In China, a plastic sheet stands between taxi drivers and coronavirus1 min read . Updated: 25 Feb 2020, 05:22 PM IST In Beijing, all taxi drivers have to wear face masks, must direct customers to sit in the rear, and disinfect their cars twice a day.
At a Beijing "disinfection station", a driver for a ride-hailing company is installing a plastic shield between the front and rear seats of his car to reassure passengers during the deadly coronavirus outbreak.
Zhao Haijun, a Didi Chuxing driver, says the shield helps isolate him from passengers, and prevents the virus being spread through droplets in the air.
"Now, I don't chat with the passengers," said Zhao. "In an extraordinary period, it's better to be careful." The car-hailing giant has nine disinfection stations in the capital, each of which can sterilise around 400 vehicles a day.
In addition, there are also 46 plastic shield installation points around the city handling up to 100 cars each per day.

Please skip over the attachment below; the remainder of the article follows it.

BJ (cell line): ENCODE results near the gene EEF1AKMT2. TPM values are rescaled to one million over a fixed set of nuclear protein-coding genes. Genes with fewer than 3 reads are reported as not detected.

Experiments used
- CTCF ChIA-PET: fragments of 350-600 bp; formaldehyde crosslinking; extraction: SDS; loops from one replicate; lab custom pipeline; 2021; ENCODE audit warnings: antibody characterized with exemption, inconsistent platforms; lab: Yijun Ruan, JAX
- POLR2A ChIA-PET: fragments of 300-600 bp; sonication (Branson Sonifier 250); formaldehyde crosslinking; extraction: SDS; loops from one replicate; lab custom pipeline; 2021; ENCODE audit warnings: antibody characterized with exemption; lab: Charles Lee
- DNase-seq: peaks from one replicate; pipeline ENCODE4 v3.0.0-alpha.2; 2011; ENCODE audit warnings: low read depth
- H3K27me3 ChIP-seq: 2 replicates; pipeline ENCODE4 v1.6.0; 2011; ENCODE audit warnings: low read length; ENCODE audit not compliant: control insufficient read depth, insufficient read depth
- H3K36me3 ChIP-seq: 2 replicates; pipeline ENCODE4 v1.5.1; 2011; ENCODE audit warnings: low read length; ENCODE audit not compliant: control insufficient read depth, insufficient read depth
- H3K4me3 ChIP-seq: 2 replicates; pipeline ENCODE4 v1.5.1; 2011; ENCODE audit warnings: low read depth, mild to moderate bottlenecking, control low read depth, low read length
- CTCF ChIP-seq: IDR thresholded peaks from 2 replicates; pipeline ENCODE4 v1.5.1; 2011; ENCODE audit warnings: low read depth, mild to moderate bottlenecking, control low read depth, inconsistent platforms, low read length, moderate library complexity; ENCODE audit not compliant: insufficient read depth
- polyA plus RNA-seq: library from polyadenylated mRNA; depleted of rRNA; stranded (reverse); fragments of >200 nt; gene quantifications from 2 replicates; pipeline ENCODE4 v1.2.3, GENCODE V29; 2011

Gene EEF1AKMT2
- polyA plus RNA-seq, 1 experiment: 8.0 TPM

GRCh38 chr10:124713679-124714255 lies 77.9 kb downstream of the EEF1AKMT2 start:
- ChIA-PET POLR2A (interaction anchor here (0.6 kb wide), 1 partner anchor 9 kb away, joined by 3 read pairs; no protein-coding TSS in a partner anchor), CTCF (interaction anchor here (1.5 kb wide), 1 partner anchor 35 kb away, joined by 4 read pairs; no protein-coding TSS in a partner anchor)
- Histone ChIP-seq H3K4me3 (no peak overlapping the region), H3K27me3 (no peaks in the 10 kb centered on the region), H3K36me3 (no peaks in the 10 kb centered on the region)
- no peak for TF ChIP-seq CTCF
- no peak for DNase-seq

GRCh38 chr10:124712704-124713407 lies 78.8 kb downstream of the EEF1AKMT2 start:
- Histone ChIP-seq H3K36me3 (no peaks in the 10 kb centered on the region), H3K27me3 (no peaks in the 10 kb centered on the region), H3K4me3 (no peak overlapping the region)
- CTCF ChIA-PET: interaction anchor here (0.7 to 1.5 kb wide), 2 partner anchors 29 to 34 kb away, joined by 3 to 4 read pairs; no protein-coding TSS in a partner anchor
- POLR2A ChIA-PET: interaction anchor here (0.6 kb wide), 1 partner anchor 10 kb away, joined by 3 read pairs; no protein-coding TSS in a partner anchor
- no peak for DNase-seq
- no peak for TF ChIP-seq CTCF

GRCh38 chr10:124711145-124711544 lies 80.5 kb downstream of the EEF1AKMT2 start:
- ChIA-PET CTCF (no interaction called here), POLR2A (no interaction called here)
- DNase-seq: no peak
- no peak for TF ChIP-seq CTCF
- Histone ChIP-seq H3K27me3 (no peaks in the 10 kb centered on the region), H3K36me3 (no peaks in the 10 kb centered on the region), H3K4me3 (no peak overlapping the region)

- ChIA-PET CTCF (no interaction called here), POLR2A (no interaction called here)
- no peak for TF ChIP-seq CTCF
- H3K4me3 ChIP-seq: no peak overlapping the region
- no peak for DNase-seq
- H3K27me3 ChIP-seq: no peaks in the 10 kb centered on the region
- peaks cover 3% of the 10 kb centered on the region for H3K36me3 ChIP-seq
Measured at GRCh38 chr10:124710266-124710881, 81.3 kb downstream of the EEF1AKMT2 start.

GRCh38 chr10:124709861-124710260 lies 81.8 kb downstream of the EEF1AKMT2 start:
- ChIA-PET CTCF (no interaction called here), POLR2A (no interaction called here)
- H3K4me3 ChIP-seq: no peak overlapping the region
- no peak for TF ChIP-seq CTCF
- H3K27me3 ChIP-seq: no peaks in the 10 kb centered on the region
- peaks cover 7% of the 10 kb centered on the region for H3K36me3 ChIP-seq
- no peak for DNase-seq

China has implemented unprecedented measures to try and contain the spread of the virus -- which has killed more than 2,600 people in the mainland -- including locking down tens of millions of people in the city's epicentre, Hubei province.
There have also been tight restrictions on transport.
Across the country, residential buildings, offices and shopping centres are regularly spraying disinfectant, and checking the temperature of visitors.
In Beijing, all taxi drivers have to wear face masks, must direct customers to sit in the rear, and disinfect their cars twice a day.
But Didi -- which says it has 30 million drivers and more than 550 million users across its various services -- is hoping to reassure its customers with extra measures.
Wang Weijia, driver service manager at Didi Beijing, told AFP that given the current mood even a sneeze "could cause tension between the driver and the passenger".
Staff in protective suits spray medical disinfectant work inside and outside, while handles, pedals and steering wheels are doused in cleaning fluid.
After attaching the dividing shield, Didi staff also post a health reminder with a cartoon of a car with a large red heart next to it.
"Safety means protection, and love can cross the plastic cover," the notice reads. As well as visiting the disinfection stations, Zhao says he also takes his own measures.
"When the passengers get out, I open the window to ventilate, and I disinfect before I receive a new order," he said.